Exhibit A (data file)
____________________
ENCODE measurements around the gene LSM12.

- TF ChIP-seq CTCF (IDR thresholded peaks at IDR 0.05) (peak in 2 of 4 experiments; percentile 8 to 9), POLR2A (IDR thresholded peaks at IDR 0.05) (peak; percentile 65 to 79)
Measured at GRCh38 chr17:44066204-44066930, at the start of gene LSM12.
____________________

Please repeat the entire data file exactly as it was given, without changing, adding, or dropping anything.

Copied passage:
ENCODE measurements around the gene LSM12.

- TF ChIP-seq CTCF (IDR thresholded peaks at IDR 0.05) (peak in 2 of 4 experiments; percentile 8 to 9), POLR2A (IDR thresholded peaks at IDR 0.05) (peak; percentile 65 to 79)
Measured at GRCh38 chr17:44066204-44066930, at the start of gene LSM12.